ASICS fans in Singapore should be familiar with the FOOT ID System at Suntec City which analyses customers’ foot shape and gait, and recommends the suitable shoes based on their profile. Now, ASICS offers an enhanced version of FOOT ID System at its relatively new store at Plaza Singapura.
This updated system provides detailed 3D analysis of the customer’s running form via a camera, thus it’s able to analyse torsional stress in the lower limb and propose proper support gear like compression apparel for the customer, in addition to the right running shoes.
How the Enhanced FOOT ID System Works
First of all, interested customers need to make an appointment with the store. Customers are encouraged to wear short pants for the analysis; jeans are not recommended as they will interfere with the sensor during running.
I had the opportunity to try the new FOOT ID System with the guidance of Mr Andy Neo, ASICS Assistant Manager (Sports Marketing). Andy explained that there would be 2 stages of analysis: static and dynamic. The static analysis would measure my foot shape. Meanwhile, the dynamic analysis would measure the way I run.
Prior to the test, I was asked to give information such as age, height, weight, running frequency and weekly mileage, personal best, running pace, running goals, and any discomfort on my body due to running (to which I answered quads).
Static Analysis: Foot Scan
For the static analysis, Andy helped to stick 3 blue markers on my feet and asked me to step into the scanning machine, right foot first followed by left foot. The screen in front of me started to do the analysis and not long after that, it showed me my feet measurement.
Andy then printed the result and explained to me the meaning of each measurement. He highlighted that when Toe #1 angle is negative, it means the big toe is angled away from the second toe. People with bunion (big toe angled towards the second toe) have positive toe angle. Toe #5 refers to the tiny toe; negative value means the tiny toe is angled away from the fourth toe.
The letter “D” in foot size means that I have wide feet, thus I need to get shoes with wider toe box. Andy suggested one method to determine if the width of shoes is right for me: if I can open my toes and wiggle when I put on the shoes, the width of the shoes is correct.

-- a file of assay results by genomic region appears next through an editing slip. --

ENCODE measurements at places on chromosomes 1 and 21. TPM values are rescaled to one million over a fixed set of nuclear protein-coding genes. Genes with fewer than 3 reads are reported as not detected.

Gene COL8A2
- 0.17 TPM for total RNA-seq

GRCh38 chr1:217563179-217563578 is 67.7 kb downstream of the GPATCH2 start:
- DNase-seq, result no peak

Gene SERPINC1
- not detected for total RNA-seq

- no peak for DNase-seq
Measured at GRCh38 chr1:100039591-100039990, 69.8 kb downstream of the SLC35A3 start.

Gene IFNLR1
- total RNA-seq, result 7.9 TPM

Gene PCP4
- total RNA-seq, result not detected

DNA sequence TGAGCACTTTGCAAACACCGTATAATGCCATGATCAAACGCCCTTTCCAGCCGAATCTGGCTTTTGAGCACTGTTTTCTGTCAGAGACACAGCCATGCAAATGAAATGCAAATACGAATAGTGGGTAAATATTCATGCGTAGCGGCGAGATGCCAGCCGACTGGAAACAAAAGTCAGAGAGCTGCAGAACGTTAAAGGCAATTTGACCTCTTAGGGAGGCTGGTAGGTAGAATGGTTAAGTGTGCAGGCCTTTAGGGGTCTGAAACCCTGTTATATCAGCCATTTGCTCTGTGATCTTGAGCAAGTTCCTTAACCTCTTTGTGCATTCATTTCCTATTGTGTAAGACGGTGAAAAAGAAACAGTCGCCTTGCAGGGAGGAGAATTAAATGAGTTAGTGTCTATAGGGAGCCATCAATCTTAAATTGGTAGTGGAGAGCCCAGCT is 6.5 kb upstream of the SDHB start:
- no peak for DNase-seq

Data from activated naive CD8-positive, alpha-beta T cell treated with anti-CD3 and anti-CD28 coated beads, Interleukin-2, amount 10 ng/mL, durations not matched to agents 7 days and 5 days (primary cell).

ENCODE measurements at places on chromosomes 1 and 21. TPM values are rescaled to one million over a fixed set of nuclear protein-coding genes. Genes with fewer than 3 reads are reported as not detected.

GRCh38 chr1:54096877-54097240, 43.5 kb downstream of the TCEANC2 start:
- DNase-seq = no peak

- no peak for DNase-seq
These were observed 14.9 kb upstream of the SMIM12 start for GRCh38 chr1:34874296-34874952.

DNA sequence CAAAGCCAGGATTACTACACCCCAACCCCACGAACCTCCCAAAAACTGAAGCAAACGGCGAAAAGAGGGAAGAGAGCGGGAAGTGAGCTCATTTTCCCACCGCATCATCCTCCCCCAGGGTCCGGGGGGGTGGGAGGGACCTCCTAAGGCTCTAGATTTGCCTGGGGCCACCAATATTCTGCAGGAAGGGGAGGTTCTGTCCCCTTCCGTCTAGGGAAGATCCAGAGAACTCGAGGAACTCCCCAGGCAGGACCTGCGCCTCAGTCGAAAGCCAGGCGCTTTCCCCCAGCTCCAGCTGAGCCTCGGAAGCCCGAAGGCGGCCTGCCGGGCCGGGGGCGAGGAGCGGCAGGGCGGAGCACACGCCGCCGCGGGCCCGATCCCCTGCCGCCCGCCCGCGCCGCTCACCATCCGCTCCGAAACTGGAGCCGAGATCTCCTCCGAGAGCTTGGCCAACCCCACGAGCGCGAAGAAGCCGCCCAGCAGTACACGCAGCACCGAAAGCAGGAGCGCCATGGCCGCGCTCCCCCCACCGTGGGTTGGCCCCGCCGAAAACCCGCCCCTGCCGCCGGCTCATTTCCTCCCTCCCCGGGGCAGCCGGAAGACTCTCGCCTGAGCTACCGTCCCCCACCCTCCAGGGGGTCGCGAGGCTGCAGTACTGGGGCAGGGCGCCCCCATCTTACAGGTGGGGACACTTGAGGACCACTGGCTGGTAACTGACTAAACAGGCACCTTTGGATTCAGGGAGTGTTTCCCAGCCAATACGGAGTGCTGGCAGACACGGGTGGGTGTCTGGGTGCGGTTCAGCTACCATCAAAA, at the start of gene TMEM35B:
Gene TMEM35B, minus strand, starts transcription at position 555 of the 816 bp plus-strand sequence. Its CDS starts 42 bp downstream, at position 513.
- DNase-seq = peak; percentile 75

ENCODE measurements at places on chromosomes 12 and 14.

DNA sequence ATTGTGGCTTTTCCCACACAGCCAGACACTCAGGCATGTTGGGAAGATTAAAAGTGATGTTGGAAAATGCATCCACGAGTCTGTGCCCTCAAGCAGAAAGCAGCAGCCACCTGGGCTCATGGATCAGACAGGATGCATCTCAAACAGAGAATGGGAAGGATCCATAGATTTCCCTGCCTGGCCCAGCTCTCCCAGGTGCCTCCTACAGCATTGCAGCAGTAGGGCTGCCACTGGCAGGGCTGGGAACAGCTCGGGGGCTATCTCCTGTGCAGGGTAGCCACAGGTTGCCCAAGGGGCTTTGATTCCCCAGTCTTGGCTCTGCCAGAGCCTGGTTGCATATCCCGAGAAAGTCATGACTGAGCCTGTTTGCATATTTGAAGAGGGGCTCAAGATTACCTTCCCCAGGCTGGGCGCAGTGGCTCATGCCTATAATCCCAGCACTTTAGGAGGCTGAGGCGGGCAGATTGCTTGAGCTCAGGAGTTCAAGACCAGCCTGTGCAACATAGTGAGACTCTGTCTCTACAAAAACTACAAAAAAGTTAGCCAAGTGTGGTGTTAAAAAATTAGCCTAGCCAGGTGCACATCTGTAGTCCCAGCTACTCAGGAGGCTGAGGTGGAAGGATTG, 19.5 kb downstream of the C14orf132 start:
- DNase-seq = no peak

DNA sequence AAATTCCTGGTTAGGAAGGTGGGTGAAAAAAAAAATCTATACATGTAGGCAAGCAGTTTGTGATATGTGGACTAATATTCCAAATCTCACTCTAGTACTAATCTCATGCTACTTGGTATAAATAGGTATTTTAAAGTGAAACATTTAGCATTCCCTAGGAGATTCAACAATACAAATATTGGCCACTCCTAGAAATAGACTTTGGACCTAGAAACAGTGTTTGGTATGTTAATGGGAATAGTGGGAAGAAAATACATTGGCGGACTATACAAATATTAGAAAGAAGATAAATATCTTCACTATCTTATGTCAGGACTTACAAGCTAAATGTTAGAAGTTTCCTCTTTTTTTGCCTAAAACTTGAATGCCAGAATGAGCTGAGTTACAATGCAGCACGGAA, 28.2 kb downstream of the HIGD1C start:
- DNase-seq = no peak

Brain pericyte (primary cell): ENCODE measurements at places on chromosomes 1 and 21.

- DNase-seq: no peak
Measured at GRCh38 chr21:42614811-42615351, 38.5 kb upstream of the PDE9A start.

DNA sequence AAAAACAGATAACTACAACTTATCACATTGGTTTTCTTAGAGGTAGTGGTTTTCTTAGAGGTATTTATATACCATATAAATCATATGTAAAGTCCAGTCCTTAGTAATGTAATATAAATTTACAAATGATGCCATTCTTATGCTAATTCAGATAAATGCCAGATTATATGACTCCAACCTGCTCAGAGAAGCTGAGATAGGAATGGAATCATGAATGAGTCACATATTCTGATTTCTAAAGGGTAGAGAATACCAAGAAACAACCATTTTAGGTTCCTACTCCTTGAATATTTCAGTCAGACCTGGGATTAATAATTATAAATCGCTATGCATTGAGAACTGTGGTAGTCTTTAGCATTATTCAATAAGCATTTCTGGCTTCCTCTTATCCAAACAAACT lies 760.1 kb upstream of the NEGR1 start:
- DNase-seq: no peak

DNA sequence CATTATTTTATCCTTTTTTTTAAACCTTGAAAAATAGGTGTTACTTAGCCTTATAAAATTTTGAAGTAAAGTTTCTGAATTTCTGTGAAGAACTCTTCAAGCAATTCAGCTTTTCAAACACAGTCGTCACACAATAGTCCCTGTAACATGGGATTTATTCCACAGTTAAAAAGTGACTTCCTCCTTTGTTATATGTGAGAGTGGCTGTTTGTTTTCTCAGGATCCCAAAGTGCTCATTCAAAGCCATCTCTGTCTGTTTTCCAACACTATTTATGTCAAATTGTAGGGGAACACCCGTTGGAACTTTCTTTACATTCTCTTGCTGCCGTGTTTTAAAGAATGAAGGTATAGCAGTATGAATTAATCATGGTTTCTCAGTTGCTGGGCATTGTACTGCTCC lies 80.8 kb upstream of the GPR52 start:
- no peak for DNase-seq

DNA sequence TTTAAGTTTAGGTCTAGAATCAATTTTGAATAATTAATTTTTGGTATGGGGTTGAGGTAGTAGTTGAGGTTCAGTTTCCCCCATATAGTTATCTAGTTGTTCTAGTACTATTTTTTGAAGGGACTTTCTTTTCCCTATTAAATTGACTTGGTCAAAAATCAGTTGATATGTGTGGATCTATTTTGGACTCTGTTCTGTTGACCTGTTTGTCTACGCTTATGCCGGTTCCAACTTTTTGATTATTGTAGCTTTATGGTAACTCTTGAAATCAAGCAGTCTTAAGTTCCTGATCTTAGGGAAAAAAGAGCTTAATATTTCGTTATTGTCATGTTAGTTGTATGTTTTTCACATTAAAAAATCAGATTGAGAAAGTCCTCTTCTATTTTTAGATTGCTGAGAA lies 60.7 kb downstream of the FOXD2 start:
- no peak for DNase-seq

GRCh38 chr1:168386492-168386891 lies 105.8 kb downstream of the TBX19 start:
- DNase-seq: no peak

Dynamic Analysis: Gait Analysis
The gait analysis in Suntec requires customers to wear shoes and run on the treadmill. In Plaza Singapura, customers run barefoot. Prior to running, Andy helped me to stick 4 sensors at the back of my lower limbs. Then I was asked to do a warm up run to get used to barefoot running on a treadmill.
Once I felt comfortable, Andy started the camera which records 3 seconds of my running. During the run, Andy turned off the monitor so that I couldn’t see what the camera captured, in order to prevent me from trying to change my running style.
At the end of gait analysis, Andy remarked that when I ran, my left foot landed on the heel while my right foot landed on the forefoot, so I must try to be consistent when running. He also said that my left foot has neutral pronation while my right foot has some degree of overpronation. Underpronation is when the foot rolls outwards, overpronation is when it rolls inwards, and a neutral pattern is when little rolling occurs.
When you wear shoes with similar pronation properties as your running style, you will increase comfort, running efficiency, and decrease the risk of injury
As Andy printed my result, he emphasised that the report is not a medical report and it would probably change 3 months later because my way of running might have changed. The result is a combination of system’s suggestion as well as experienced staff’s input.
The result recommended that I wear either road shoes or easy shoes. It said that my heel inclination and knee torsion tend to be relatively high, so I need shoes with strong support and stability, which are commonly found in road shoes such as Kayano or GT-2000. In addition, easy shoes such as fuzeX, work well for me too as I frequently run short distances. Thus, I was given a fuzeX Rush to try on my own.